Plasma epidermal growth factor levels predict cognitive decline in Parkinson disease
Article first published online: 29 NOV 2010
Copyright © 2010 American Neurological Association
Annals of Neurology
Volume 69, Issue 4, pages 655–663, April 2011
How to Cite
Chen-Plotkin, A. S., Hu, W. T., Siderowf, A., Weintraub, D., Goldmann Gross, R., Hurtig, H. I., Xie, S. X., Arnold, S. E., Grossman, M., Clark, C. M., Shaw, L. M., McCluskey, L., Elman, L., Van Deerlin, V. M., Lee, V. M.-Y., Soares, H. and Trojanowski, J. Q. (2011), Plasma epidermal growth factor levels predict cognitive decline in Parkinson disease. Ann Neurol., 69: 655–663. doi: 10.1002/ana.22271
- Issue published online: 22 APR 2011
- Article first published online: 29 NOV 2010
- Manuscript Accepted: 17 SEP 2010
- Manuscript Revised: 10 SEP 2010
- Manuscript Received: 25 MAY 2010
- National Institutes of Health. Grant Numbers: AG033101, AG10124, AG17586, AG024904, NS-053488
- Marian S. Ware Alzheimer Program
- Burroughs Wellcome Fund Career Award for Medical Scientists
- Benaroya Fund
- Clinical Translational Research Fellowships from the American Academy of Neurology
Most people with Parkinson disease (PD) eventually develop cognitive impairment (CI). However, neither the timing of onset nor the severity of cognitive symptoms can be accurately predicted. We sought plasma-based biomarkers for CI in PD.
A discovery cohort of 70 PD patients was recruited. Cognitive status was evaluated with the Mattis Dementia Rating Scale-2 (DRS) at baseline and on annual follow-up visits, and baseline plasma levels of 102 proteins were determined with a bead-based immunoassay. Using linear regression, we identified biomarkers of CI in PD, that is, proteins whose levels correlated with cognitive performance at baseline and/or cognitive decline at follow-up. We then replicated the association between cognitive performance and levels of the top biomarker, using a different technical platform, with a separate cohort of 113 PD patients.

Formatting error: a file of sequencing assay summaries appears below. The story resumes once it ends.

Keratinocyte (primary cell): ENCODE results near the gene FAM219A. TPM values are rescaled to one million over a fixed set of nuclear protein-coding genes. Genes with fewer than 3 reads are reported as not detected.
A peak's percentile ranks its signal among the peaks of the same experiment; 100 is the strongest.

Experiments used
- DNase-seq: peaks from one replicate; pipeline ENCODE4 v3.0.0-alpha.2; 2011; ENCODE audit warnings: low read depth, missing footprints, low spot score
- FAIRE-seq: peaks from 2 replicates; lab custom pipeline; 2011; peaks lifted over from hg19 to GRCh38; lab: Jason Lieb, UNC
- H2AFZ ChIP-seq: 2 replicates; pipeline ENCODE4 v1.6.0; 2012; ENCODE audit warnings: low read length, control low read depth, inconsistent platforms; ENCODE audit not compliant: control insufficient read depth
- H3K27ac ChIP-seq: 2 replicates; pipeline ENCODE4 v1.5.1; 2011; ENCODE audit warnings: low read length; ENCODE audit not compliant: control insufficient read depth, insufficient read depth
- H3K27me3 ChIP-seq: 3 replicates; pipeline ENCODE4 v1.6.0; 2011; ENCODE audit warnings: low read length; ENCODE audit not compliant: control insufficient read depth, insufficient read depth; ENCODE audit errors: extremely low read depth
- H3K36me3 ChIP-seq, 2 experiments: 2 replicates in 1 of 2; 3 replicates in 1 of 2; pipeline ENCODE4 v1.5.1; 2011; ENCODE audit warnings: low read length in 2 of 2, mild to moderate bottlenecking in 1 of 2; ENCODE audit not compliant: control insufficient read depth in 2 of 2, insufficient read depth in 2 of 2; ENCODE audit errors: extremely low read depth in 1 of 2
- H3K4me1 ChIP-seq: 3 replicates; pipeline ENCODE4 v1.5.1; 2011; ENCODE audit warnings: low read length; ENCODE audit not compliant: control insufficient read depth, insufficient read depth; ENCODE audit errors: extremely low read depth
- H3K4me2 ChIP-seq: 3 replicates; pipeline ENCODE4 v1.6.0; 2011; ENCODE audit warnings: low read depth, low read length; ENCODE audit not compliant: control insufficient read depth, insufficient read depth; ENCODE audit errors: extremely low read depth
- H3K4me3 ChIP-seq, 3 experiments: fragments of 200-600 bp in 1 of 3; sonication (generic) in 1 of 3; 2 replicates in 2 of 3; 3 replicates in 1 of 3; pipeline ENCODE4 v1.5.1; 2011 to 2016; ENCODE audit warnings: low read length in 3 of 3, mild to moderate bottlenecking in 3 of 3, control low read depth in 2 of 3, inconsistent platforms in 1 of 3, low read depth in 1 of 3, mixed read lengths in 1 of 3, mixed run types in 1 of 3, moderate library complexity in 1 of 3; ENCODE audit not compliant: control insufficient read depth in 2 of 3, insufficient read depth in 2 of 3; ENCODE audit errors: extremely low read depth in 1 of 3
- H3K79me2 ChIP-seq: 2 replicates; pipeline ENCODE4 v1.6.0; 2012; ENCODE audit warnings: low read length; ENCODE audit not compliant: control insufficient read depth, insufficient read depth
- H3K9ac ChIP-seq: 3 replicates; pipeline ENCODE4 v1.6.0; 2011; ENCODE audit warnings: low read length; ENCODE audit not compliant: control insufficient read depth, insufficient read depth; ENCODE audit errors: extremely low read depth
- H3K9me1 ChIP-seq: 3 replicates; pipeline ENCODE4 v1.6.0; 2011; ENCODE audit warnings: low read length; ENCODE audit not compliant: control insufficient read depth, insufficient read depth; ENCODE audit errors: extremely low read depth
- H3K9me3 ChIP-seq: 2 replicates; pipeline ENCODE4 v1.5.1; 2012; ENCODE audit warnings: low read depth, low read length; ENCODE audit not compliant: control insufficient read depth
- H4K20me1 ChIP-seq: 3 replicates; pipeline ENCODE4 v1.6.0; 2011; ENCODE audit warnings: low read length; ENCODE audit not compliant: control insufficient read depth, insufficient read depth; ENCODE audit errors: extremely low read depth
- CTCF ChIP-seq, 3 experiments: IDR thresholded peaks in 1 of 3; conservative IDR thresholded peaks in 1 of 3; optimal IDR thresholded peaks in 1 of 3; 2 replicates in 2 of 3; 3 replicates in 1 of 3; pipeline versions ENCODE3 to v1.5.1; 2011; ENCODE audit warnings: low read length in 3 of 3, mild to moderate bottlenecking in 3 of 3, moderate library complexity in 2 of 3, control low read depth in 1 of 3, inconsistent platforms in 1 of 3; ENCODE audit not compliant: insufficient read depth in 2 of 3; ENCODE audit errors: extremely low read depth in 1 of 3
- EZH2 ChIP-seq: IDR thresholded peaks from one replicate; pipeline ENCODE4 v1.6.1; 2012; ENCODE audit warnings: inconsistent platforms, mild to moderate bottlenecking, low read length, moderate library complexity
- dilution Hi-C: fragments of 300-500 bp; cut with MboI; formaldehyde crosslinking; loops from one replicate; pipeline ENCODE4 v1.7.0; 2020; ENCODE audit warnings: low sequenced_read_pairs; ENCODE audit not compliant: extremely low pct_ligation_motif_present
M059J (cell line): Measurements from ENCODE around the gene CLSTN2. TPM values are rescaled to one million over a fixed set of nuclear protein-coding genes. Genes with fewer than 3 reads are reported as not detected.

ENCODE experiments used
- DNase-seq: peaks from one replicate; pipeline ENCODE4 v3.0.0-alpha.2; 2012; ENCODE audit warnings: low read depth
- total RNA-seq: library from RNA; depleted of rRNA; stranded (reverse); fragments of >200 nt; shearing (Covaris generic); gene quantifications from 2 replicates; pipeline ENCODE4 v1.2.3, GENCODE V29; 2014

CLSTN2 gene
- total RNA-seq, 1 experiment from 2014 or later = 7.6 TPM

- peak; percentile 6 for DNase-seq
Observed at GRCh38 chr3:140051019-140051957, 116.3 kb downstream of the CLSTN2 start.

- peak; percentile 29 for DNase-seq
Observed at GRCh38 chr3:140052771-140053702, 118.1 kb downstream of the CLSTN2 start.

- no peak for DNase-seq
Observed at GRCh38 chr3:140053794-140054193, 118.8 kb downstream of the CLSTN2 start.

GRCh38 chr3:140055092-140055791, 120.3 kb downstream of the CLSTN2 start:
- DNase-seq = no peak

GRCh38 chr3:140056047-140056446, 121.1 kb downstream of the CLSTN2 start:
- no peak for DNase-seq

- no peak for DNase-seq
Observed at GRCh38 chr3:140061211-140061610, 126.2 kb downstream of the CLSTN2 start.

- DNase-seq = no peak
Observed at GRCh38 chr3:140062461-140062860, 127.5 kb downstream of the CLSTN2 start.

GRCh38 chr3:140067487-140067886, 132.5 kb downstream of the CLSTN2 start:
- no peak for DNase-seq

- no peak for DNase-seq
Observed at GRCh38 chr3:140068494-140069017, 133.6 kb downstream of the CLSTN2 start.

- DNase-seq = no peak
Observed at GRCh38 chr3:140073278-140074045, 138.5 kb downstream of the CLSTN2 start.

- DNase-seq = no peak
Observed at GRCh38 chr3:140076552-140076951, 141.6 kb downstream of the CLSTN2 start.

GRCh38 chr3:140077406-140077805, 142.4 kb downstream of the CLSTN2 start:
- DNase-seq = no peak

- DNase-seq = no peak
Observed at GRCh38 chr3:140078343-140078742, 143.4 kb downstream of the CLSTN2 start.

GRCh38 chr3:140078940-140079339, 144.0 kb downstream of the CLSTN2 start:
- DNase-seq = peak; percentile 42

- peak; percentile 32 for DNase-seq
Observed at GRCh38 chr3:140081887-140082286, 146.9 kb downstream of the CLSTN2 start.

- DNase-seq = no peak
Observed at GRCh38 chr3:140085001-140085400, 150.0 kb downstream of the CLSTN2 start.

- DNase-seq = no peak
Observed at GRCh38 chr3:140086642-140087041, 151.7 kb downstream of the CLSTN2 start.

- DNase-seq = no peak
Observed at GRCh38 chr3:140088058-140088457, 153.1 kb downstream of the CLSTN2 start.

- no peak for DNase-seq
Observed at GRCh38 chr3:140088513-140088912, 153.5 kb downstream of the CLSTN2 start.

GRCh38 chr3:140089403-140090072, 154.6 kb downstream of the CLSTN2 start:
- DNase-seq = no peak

Eleven proteins exhibited plasma levels correlating with baseline cognitive performance in the discovery cohort. The best candidate was epidermal growth factor (EGF, p < 0.001); many of the other 10 analytes covaried with EGF across samples. Low levels of EGF not only correlated with poor cognitive test scores at baseline, but also predicted an 8-fold greater risk of cognitive decline to dementia-range DRS scores at follow-up for those with intact baseline cognition. A weaker, but still significant, relationship between plasma EGF levels and cognitive performance was found in an independent replication cohort of 113 PD patients.
Our data suggest that plasma EGF may be a biomarker for progression to CI in PD. Ann Neurol 2010